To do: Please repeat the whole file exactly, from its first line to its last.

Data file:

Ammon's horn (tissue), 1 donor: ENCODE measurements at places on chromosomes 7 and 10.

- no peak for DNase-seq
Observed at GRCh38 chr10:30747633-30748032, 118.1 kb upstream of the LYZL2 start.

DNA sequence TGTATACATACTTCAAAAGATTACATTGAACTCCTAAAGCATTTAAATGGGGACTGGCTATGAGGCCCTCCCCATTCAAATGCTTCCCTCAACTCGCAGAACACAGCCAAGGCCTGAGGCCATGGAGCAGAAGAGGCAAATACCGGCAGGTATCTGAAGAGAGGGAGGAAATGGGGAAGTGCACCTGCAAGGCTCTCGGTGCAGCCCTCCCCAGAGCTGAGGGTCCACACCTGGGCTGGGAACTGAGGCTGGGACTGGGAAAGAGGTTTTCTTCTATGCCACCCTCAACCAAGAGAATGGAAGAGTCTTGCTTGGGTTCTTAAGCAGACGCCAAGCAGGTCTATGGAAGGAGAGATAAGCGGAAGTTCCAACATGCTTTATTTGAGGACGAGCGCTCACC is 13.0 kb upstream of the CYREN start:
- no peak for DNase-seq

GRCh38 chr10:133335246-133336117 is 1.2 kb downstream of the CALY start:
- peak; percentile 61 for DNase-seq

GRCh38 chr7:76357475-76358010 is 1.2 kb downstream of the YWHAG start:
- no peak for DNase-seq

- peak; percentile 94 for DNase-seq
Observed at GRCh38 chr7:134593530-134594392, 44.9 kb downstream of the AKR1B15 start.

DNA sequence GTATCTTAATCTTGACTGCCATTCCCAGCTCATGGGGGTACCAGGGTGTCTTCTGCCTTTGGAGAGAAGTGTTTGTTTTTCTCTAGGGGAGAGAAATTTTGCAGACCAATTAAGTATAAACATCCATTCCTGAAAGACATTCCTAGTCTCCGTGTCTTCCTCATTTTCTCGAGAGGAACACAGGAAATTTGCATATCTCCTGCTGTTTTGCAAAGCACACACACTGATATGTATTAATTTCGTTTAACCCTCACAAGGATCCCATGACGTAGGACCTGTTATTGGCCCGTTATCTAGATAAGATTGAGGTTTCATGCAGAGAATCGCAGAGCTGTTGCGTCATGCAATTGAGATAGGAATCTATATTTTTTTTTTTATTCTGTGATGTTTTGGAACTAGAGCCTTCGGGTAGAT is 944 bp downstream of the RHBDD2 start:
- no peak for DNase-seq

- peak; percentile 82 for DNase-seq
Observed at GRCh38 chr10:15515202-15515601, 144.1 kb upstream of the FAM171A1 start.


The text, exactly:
Ammon's horn (tissue), 1 donor: ENCODE measurements at places on chromosomes 7 and 10.

- no peak for DNase-seq
Observed at GRCh38 chr10:30747633-30748032, 118.1 kb upstream of the LYZL2 start.

DNA sequence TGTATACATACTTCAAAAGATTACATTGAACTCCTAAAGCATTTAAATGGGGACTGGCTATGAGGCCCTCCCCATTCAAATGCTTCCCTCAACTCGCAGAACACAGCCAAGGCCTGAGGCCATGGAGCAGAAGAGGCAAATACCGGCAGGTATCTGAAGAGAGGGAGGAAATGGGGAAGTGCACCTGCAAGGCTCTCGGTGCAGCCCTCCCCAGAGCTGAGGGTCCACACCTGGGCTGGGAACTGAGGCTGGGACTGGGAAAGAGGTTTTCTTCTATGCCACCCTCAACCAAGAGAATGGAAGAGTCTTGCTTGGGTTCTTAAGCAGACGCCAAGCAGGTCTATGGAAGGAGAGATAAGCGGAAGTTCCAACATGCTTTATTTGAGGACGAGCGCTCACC is 13.0 kb upstream of the CYREN start:
- no peak for DNase-seq

GRCh38 chr10:133335246-133336117 is 1.2 kb downstream of the CALY start:
- peak; percentile 61 for DNase-seq

GRCh38 chr7:76357475-76358010 is 1.2 kb downstream of the YWHAG start:
- no peak for DNase-seq

- peak; percentile 94 for DNase-seq
Observed at GRCh38 chr7:134593530-134594392, 44.9 kb downstream of the AKR1B15 start.

DNA sequence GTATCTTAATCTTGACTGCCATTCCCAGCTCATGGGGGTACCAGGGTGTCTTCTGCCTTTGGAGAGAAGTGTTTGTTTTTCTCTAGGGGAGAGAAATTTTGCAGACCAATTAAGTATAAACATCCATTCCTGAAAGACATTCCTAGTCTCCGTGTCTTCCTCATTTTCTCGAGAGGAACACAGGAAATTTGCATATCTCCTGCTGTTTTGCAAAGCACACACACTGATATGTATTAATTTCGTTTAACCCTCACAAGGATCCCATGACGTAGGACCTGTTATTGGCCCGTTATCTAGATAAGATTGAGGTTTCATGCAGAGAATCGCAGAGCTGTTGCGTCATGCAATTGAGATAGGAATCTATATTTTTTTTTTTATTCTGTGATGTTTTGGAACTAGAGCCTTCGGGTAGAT is 944 bp downstream of the RHBDD2 start:
- no peak for DNase-seq

- peak; percentile 82 for DNase-seq
Observed at GRCh38 chr10:15515202-15515601, 144.1 kb upstream of the FAM171A1 start.